Secret Warriors – Falling Through The Cracks Of Secret Empire With Some Natural Rebels

by Staff

Though I managed to hear a little about this new Secret Warriors comic at C2E2 a few weeks ago, I otherwise didn’t really know what to expect from the series, but a major aspect of the concept behind the comic appealed to me–that in a big cosmos-spanning event like Secret Empire, with so much happening on a large scale, there were bound to be characters who fell through the cracks on the small scale and didn’t know what to do while they watched their world burn.

So, Secret Warriors is the story of the odds and ends, the loose threads that somehow come together to make a statement–kinda–even though these characters aren’t sure yet what kind of statement they are set to make. It starts with Daisy Johnson, who we meet in the wake of the Hydra reveal, and if you know Daisy from the show Agents of SHIELD, or from her earlier one-shot, you know that she’s not very good with authority figures, even less good with big betrayals.

Daisy is capable of acting both emotionally and in a considered way, which makes for a unique character. Her massive powers as Quake give her an added edge of being in control of conflicts and being able to see a way through them. In short, she’s someone who might just be able to see beyond the trauma of the takeover and think of a bigger picture instead of just capitulating or flipping to the Hydra side like everyone else.
The narrative structure of this first issue is compelling because it starts post-takeover, and then intercuts with the experiences that have left Daisy reeling, experiences that led up to this moment of decisive action for her. We get to see the memories she’s trying to process and understand her need to do something, anything that helps her get closure for a betrayal that cost her friends and colleagues.

But this is also a book about an unlikely team of heroes fighting back. These are the characters who for one reason or another fell through the cracks during the shakedown and now are at a loose end. They don’t know what to do any more than Daisy, but she needs them for a particular mission, and then they find themselves sticking together in a loose group of similarly-minded individuals who don’t particularly get along.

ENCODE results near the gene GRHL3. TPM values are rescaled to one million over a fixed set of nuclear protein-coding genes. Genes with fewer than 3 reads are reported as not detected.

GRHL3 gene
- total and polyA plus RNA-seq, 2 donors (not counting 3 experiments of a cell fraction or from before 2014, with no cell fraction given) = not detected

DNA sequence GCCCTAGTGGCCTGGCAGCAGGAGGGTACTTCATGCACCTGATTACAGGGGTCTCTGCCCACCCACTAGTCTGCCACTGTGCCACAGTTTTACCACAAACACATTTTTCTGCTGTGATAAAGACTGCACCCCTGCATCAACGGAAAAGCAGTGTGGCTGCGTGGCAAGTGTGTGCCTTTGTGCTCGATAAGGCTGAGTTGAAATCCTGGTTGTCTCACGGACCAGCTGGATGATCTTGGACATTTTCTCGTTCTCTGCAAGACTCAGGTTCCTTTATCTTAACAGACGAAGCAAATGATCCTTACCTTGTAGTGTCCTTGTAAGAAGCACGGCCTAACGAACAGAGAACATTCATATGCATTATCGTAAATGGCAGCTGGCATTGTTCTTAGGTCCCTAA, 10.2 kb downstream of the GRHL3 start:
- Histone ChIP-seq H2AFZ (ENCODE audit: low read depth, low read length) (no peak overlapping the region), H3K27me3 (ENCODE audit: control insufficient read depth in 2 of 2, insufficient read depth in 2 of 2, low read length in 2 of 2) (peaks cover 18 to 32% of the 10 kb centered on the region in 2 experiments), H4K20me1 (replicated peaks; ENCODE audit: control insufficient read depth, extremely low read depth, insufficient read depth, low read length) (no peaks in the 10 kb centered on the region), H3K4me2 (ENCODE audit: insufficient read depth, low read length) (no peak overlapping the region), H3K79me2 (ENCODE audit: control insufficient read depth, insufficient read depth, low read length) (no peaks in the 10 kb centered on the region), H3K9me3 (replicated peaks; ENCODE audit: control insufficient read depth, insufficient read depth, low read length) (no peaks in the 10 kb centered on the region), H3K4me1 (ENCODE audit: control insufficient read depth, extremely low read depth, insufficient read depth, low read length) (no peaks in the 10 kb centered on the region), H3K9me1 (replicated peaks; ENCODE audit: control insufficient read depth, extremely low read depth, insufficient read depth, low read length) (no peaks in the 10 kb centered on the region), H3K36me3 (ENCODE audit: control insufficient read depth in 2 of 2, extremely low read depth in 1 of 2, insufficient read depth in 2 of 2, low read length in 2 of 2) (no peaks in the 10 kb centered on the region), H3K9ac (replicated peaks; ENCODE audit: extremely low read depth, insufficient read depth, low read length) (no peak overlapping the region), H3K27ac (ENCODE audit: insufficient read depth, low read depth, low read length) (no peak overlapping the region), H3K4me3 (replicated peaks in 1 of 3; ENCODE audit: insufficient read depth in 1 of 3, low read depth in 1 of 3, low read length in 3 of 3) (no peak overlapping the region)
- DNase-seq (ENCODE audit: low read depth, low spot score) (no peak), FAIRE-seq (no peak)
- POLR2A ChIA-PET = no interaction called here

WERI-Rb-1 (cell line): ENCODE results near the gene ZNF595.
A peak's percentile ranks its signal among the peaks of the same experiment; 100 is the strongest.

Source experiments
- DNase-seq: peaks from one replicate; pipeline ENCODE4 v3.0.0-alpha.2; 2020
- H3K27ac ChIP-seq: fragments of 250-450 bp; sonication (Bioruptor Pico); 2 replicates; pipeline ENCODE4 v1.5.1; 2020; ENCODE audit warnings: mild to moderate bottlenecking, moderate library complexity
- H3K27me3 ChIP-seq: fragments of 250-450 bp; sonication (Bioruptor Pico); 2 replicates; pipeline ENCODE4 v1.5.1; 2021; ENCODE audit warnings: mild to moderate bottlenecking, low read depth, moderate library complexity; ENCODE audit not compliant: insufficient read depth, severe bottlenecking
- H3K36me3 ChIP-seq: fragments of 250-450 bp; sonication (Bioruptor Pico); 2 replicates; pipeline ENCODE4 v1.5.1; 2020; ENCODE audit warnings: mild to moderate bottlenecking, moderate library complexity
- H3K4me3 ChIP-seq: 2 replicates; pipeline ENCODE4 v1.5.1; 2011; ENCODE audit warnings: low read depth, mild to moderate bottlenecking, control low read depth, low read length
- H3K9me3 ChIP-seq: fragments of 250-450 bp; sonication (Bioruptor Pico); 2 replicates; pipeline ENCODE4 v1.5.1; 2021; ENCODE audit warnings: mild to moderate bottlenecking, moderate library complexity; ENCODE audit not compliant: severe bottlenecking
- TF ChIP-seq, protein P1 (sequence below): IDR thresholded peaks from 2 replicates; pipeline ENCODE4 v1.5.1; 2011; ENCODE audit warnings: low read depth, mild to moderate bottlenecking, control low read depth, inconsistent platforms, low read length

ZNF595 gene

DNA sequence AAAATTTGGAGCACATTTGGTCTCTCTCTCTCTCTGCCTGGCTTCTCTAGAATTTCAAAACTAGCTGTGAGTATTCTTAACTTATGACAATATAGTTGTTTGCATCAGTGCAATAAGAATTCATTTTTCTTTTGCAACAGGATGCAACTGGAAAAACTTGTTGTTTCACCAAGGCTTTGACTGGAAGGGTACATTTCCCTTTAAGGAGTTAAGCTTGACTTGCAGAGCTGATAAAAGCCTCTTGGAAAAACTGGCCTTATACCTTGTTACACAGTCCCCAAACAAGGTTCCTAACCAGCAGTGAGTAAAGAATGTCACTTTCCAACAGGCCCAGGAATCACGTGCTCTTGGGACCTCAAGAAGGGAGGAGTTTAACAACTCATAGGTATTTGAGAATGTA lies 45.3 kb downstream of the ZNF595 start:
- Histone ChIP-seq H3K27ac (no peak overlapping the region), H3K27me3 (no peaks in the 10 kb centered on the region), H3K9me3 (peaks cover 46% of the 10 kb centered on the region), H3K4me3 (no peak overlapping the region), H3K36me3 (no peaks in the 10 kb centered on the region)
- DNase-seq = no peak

That includes Ms. Marvel, Moon Girl and Devil Dinosaur, Inferno, and lastly, Karnak. All have their reservations about working together. But all want to do SOMETHING and recognize they are more effective together. As written by Matthew Rosenberg, who knows Daisy well from her one-shot and has recently come off a stint on Rocket Raccoon, the series is well suited to talk about underdogs.

The artwork on the series is bright, active, and defiant in an interesting way. Javier Garron and Israel Silva, on drawing and colors, are aware that these lesser heroes are nevertheless, the big heroes on the small scale of their own struggle. They are the ones who wouldn’t pledge loyalty to Hydra, the ones with something else inside them that’s a spark of true rebellion, and the artwork captures that. It also captures the humor of their bristling personalities and discomfort at the world they find themselves in.

This is a book that mixes heavier themes with lighter overtones in a refreshing way–and if you’re looking for a way to deal with the Hydra situation yourself, as a reader, this is the book that will reassure you that there are rebels left in the Marvel Universe. In fact, they were always rebels and used to get in trouble for that. Their qualities are now ready to shine in such dark circumstances.
In Matthew Rosenberg’s essay in the back of this issue, a placeholder for the future letters column, he talks about the need for both the “big and small”, the “epic and personal” in Marvel Comics, and that is certainly how Secret Warriors feels. And those are the kind of stories that stay with you in comics, the ones that feel the most “real”.
Secret Warriors #1 arrived in comic shops last week. Issue #2 arrives on Wednesday, May 24th.
This review was written by Hannah Means-Shannon.

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